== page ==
The Allegheny County Airport Authority has outlined its spending priorities for next year, hoping to make improvements to Pittsburgh International Airport, while spending more on staff and consultants meant to boost activity there.
The authority board on Friday approved the 2016 budget, which includes operating expenses of $101 million, up 3.4 percent from this year, and about $21 million on capital improvements.
Spending plans include about $42.4 million on employees, up from $40.6 million this year. Authority CEO Christina Cassotis said she is creating new positions, including a revenue manager and senior vice president for business development. Spending on contracts will rise to $6.9 million, up from $4.8 million, which could cover customer feedback surveys or web design.
“We’ve got to focus on continuing to attract new airlines, and we’ve got to focus on listening to our customers and our passengers,” she said. “It’s about bringing in the airlines, and modernizing the facility.”
Such improvements are happening in a piecemeal fashion this year, with an ongoing terrazzo floor project set to finish later this month, and new carpeting and layouts in the baggage claim level. One challenge in deciding what projects to pursue, Cassotis said, is the sheer size of the airport, built as a hub to handle 20 million passengers annually. Last year there were about 8 million passengers.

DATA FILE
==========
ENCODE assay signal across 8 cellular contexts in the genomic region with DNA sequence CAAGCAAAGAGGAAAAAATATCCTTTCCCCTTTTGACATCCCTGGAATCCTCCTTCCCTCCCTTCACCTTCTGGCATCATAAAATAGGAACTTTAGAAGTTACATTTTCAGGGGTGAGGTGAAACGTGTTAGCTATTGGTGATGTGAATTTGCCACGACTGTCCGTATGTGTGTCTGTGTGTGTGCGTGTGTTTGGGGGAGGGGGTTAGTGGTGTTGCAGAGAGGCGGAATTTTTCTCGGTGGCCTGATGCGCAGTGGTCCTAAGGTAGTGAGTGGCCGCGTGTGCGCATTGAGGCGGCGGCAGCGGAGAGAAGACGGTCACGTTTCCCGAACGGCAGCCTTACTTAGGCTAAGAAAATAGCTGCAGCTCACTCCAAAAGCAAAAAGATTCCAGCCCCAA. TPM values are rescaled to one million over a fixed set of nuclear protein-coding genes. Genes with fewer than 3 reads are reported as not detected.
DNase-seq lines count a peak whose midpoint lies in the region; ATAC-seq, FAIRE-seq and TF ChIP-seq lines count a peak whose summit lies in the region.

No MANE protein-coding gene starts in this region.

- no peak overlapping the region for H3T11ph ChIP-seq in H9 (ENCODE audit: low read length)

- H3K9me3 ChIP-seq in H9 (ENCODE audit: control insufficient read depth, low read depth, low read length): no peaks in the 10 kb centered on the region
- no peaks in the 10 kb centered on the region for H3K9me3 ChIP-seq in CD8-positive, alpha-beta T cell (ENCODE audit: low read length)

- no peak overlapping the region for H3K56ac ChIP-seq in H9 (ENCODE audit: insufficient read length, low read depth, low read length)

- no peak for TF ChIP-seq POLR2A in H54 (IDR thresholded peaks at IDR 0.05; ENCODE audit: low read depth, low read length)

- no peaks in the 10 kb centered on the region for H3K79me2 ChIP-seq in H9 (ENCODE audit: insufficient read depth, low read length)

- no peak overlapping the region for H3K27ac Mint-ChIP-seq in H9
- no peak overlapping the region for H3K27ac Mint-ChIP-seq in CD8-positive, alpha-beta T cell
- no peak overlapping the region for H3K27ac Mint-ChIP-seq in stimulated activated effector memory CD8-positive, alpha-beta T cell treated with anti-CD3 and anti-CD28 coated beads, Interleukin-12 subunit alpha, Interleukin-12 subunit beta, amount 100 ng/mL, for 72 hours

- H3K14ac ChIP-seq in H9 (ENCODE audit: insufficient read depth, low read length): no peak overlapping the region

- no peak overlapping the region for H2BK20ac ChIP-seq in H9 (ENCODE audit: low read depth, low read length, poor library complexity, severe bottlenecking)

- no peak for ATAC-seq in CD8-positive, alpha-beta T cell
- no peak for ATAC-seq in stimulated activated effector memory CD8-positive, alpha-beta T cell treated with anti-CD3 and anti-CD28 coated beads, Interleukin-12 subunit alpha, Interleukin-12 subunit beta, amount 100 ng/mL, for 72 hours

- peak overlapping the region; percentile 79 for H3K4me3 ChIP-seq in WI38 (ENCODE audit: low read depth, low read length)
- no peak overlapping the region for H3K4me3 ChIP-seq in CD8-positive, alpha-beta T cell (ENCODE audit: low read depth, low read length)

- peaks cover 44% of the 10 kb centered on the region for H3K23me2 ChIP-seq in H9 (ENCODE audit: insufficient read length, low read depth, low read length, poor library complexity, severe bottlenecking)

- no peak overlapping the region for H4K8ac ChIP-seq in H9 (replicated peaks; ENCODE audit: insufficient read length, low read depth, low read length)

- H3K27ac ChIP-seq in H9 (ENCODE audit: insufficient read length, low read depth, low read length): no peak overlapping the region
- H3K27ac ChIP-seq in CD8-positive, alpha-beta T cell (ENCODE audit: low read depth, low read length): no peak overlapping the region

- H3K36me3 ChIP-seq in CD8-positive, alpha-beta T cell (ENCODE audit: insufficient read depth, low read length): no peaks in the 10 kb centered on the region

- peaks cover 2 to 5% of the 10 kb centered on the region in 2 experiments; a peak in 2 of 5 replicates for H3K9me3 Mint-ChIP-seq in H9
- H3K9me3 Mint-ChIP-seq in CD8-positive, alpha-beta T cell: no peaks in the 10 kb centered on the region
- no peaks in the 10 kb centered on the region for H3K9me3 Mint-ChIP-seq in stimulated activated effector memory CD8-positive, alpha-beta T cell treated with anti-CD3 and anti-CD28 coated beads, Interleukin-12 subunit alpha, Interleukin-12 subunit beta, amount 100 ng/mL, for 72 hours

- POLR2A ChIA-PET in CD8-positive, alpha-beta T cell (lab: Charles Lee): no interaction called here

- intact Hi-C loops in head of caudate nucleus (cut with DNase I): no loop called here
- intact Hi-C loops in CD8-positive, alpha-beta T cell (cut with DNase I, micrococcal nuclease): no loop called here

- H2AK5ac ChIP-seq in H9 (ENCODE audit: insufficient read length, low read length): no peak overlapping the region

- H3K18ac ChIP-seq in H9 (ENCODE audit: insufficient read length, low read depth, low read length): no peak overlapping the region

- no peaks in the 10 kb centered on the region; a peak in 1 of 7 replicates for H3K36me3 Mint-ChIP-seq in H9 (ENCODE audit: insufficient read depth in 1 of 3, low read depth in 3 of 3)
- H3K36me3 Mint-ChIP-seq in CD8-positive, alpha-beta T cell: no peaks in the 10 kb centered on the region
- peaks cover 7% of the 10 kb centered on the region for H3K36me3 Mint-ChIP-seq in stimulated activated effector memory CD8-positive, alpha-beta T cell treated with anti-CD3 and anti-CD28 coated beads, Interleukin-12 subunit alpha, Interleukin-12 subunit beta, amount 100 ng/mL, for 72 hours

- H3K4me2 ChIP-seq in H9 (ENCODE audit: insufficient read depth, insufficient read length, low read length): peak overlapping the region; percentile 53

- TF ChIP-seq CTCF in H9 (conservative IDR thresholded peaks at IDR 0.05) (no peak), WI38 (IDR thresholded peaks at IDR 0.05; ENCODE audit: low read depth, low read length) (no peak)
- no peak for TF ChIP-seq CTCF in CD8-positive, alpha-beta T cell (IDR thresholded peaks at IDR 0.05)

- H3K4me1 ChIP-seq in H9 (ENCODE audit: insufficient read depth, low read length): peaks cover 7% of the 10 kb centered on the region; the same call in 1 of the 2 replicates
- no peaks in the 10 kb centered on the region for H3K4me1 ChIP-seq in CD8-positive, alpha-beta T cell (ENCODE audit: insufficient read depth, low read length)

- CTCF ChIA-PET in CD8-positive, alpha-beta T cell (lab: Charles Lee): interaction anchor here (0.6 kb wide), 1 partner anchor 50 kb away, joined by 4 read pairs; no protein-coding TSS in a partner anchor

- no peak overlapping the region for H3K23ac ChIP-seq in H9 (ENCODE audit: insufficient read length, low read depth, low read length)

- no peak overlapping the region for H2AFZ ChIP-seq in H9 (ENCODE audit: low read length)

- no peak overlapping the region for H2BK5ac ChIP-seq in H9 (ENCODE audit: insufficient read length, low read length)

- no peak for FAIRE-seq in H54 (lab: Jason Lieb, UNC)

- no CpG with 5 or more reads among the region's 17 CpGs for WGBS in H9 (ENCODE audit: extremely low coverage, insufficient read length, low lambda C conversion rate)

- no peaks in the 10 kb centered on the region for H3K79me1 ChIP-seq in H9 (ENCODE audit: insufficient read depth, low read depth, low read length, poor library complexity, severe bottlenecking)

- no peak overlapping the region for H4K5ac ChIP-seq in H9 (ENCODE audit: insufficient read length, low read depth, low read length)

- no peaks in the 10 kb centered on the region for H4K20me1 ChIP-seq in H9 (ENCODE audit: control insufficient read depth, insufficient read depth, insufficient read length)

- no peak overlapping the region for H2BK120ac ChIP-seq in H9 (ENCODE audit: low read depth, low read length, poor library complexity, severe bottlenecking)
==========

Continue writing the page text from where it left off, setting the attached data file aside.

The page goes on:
“We don’t want to make investments in parts of the facility that may not be necessary going forward,” Cassotis said.
Overall, the airport’s list of capital improvements totals about $48 million. But next year the authority will choose to spend just about $21 million on improvements ranging from upgrades to gates and ticketing counters to facility heating and cooling systems. Decisions are flexible, said James Gill, chief operating officer, especially as the officials await completion of a master plan next year.
The airport’s cost for every passenger who boards a plane will be down two cents to $12.88, the lowest it’s been since 2008. The cost has wavered from year to year, and Gill said the goal is to keep it steady. Gill said the airport carries $254 million in debt as of September, which prevents that number from declining much for now.
“We’ve got a big mortgage to pay that we’ve never been able to walk away from with a much smaller denomination of passengers,” he said.
The airport serves about 51 nonstop destinations, though it will lose American Airlines service to Hartford and St. Louis in November. The cuts, determined by regional carrier Trans States, are the result of a national pilot shortage.
Cassotis said the loss of flights damages the airport’s finances through loss of passengers, parking and terminal spending, and the landing fees for the planes. Cassotis said she is focused on talking to carriers about adding destinations.
“Unfortunately, mid-sized airports, the airports of our size, are the ones that get impacted,” she said. “This industry is constantly in a state of change, we have to expect that, and we just always want to be ready for the opportunity to jump on something.”